alias (in the event that you wish to remove
an alias, then you can simply use the command
alias l="ls -l" alias ll="ls -al" alias ~="cd ~" alias md=mkdir alias mckoi="java com.mckoi.runtime.McKoiDBMain " # remove the alias named md (for demonstration purposes) unalias md
The following image illustrates the use of the first two aliases created above:
Figure 6: An example of how even simple aliases can save you time at the keyboard.
Setting Your Prompt
After opening a Terminal window and being greeted by the message of the day, the first thing you'll see is your command prompt, waiting to accept your every wish. If you went ahead and changed your prompt in Jaguar with tcsh, chances are you'll be disappointed when you first see Panther's default prompt, which should appear something like:
Figure 7: The default prompt for bash in Panther.
Like tcsh, however, it is a relatively trivial process to change
your prompt in bash by setting the value of two special shell
PS2. Why two, you may ask?
Good question --
PS1 is can be considered to be the primary
prompt, which is displayed every time a new command can be
PS2 is the secondary prompt that is displayed
when a command spans more than one line. This screen shot illustrates
the two prompts in use:
Figure 8: An illustration of
in bash's default configuration.
The following table lists the information that you may wish to insert into your prompt:
|\a||ASCII bell character||--|
|\d||the current date||Sun Feb 08|
|\w||current working directory||/Applications/Network|
|\W||basename of the current working directory||Network|
|\T||current time (12-hour HH:MM:SS format)||01:16:49|
|\t||current time (HH:MM:SS format)||13:16:49|
|\@||current time (12-hour AM/PM format)||1:16 PM|
|\\||print a backslash||\|
From the information listed in the above table, we can see that Panther's default prompt strings are created using the following commands:
PS1="\h:\w \u$ " PS2=" > "
This article provides an overview on making the transition from tcsh and bash; at this point you should now know enough about bash to start tailoring your Panther environment to your needs. And while this article covers several key features of it, we have barely scratched the surface; command history, job control, scripting, and several other features went untouched. For more information, be sure to check out the following resources:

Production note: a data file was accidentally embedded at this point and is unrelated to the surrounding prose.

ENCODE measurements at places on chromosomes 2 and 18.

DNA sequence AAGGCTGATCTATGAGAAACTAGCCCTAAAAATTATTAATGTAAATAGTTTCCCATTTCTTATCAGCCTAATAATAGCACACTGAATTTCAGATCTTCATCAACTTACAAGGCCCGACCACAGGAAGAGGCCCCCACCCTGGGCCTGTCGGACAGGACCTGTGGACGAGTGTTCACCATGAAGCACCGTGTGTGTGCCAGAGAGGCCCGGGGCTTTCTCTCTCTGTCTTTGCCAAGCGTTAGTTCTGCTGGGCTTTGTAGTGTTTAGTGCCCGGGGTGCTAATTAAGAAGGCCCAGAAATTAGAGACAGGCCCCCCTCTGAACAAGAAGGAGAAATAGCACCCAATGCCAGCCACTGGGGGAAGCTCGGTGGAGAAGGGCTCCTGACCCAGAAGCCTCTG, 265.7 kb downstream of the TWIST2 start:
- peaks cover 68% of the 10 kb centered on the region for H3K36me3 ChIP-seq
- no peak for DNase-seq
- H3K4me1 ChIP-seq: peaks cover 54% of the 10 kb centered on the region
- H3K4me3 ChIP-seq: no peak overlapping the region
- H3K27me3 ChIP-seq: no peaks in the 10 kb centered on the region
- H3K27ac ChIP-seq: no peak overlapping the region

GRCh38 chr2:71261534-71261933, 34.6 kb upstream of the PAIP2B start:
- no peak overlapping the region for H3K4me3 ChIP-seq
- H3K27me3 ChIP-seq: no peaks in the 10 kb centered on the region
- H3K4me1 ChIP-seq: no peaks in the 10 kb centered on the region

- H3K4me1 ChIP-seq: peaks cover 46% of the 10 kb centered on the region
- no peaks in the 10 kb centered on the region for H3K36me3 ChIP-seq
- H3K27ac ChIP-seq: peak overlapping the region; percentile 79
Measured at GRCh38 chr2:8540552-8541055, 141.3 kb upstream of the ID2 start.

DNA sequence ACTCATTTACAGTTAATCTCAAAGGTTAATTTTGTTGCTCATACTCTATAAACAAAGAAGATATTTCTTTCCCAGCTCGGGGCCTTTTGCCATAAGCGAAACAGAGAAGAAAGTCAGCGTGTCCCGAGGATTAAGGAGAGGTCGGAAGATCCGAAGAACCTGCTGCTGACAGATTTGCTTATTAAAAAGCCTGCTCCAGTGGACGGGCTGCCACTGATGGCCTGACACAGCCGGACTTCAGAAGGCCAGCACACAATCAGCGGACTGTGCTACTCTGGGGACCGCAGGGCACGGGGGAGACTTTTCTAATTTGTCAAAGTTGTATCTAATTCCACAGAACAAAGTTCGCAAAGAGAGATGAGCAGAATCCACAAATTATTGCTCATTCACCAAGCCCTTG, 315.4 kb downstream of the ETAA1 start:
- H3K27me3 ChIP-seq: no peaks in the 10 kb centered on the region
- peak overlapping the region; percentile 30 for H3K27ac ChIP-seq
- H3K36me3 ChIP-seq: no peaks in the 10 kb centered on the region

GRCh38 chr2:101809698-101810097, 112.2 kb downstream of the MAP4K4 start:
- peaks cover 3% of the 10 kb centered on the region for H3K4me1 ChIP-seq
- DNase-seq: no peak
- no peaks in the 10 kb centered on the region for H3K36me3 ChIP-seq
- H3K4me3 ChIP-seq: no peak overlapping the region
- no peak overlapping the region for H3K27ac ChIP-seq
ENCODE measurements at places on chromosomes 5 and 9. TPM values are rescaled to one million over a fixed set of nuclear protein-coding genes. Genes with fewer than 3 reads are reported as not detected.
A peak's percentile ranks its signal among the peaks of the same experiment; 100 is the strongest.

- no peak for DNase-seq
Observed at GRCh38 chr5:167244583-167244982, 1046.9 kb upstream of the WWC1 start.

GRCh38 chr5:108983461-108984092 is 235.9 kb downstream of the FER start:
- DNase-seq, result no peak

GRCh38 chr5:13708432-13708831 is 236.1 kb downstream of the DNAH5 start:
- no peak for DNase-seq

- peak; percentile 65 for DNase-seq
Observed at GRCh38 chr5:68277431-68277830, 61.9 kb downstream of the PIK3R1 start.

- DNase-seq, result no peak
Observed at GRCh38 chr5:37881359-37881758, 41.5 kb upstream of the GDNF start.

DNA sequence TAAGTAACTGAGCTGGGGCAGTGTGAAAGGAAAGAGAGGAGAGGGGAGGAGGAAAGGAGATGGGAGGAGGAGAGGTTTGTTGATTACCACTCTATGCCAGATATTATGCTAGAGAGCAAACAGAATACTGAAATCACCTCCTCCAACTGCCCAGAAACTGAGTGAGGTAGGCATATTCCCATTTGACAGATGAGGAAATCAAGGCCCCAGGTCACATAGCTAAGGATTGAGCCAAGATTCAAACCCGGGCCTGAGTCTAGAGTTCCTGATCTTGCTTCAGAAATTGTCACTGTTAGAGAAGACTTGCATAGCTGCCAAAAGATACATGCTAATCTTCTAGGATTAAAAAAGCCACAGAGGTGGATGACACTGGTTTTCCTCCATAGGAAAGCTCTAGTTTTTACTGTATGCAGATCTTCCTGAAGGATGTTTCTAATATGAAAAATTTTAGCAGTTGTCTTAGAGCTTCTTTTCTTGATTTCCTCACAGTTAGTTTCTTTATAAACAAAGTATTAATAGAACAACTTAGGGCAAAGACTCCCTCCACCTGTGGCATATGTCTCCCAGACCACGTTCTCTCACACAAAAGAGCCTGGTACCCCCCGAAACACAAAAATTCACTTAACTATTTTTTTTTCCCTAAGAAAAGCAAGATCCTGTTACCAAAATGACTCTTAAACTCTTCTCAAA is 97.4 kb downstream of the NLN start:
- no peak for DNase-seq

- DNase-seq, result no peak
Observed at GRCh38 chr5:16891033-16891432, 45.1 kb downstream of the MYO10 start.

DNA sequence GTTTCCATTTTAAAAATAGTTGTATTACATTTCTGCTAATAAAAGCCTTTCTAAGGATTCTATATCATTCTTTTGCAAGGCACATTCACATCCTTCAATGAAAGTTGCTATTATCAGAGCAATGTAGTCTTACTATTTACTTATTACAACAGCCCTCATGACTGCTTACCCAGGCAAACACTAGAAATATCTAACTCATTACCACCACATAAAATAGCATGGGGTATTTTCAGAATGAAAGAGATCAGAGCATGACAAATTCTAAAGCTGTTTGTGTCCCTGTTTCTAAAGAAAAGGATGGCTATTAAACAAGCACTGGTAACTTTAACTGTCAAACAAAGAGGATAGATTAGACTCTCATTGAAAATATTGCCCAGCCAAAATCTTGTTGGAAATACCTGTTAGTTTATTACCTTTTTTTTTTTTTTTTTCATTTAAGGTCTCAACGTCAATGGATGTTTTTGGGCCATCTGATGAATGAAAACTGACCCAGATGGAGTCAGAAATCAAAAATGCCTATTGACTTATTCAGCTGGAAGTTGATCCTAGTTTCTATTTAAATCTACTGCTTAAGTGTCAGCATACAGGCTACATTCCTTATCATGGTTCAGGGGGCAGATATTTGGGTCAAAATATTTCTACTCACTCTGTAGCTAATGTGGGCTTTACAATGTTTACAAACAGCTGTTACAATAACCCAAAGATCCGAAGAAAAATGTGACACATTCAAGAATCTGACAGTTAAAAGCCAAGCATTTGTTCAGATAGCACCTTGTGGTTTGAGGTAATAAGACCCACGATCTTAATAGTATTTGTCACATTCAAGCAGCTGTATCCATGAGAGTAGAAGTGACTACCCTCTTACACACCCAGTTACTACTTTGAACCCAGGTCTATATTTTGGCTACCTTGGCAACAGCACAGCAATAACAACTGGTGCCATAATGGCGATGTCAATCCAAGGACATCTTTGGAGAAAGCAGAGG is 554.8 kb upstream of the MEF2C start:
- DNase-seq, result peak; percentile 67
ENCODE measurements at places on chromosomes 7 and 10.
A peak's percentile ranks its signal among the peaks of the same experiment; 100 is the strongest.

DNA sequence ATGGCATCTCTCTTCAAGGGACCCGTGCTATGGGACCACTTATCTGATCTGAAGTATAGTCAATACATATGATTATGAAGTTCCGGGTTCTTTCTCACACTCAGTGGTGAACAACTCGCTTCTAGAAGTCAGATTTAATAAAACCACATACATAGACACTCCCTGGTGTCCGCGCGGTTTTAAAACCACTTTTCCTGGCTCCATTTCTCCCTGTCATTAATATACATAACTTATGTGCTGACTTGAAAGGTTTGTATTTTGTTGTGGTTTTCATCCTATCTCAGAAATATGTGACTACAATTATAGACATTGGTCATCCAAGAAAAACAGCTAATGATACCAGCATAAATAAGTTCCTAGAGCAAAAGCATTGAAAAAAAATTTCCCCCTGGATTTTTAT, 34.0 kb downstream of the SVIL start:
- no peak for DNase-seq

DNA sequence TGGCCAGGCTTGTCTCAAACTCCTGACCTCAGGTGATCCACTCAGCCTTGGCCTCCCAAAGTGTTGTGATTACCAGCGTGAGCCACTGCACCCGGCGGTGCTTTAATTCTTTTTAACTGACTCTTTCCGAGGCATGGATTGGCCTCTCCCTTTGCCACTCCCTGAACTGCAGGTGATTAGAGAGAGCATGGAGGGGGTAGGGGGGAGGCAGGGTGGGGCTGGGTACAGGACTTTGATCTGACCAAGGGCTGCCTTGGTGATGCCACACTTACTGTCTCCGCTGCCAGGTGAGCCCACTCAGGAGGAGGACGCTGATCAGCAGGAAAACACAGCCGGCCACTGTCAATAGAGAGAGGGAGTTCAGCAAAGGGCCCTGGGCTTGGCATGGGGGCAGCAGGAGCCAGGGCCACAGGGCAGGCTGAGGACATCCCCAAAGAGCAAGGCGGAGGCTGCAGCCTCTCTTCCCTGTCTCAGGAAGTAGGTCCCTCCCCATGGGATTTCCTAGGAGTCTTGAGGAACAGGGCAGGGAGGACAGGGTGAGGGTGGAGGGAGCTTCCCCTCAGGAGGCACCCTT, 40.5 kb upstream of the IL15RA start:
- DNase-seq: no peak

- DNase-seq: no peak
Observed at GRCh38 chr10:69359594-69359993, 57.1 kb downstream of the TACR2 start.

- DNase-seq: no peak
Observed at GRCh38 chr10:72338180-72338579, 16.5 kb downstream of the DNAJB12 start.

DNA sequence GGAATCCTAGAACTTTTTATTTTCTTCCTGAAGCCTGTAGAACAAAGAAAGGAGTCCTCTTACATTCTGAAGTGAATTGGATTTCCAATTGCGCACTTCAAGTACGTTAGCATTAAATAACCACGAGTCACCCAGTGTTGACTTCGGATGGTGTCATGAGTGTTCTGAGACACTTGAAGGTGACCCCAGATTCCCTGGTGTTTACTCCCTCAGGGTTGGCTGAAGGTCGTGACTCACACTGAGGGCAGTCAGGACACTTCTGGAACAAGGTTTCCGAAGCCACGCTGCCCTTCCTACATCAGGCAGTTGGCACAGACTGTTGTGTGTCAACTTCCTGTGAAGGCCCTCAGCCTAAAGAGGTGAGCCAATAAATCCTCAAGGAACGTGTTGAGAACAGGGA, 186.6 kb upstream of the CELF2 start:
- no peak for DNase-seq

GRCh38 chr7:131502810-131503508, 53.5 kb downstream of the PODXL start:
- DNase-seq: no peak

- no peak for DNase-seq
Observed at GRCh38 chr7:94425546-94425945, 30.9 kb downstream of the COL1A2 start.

- As with most Unix programs, the bash documentation is installed
along with the program itself, and it can be found in the man pages.
Simply type the command
man bashat the prompt to read the pages.
- The Free Software Foundation's web site hosts the complete manual for the bash shell.
- Learning the bash Shell, 2nd Edition by Cameron Newham & Bill Rosenblatt (O'Reilly & Associates, 1998) provides an in-depth introduction to the basics of shells, and then goes on to cover everything you would ever need to know about bash.
David Miller is combining his passions of photography and working on the web at iStockphoto; when not hacking away with a text editor and a few web browsers in hand, he can be seen huddled over his laptop tweaking levels and curves for his freelance photography. Keep track of David's latest projects over at his home on the web.
Return to the Mac DevCenter
setting environment variable
2007-11-23 11:00:12 valentina84 [View]
2006-06-10 01:11:37 nitewing98 [View]
- Trackback from http://raible.org/archives/308-Mittwochmorgens-1900-in-Deutschland.html
Mittwochmorgens 19:00 in Deutschland
2004-10-06 09:59:39 [View]
- Trackback from http://www.heyotwell.com/heyblog/archives/2004/09/so_much_geeklin.html
So much geekliness
2004-09-06 11:36:30 [View]
2004-03-18 10:46:29 xyzzy-xyzzy [View]
- Trackback from http://www.zaneedwards.com/mt/mac/archives/000197.html
2004-02-28 07:15:11 [View]
2004-02-27 10:50:46 jeblanton [View]
Come to where the flavour is...
2004-02-25 16:11:51 pmccann [View]
- Trackback from http://www.afroginthevalley.com/hyperliens/archives/2004_02.html#000113
Bash sur OSX
2004-02-25 11:42:43 [View]
main question is..why use bash?
2004-02-25 09:52:06 pteeter [View]
if only ...
2004-02-25 08:09:07 henksmets [View]
if only ...
2004-02-25 08:54:46 blalor [View]
2004-02-25 00:07:11 housemaister [View]
2004-02-24 23:38:59 adpsk [View]
2004-02-24 19:12:52 keath [View]
bash on Mac OS X
2004-02-24 17:30:25 [View]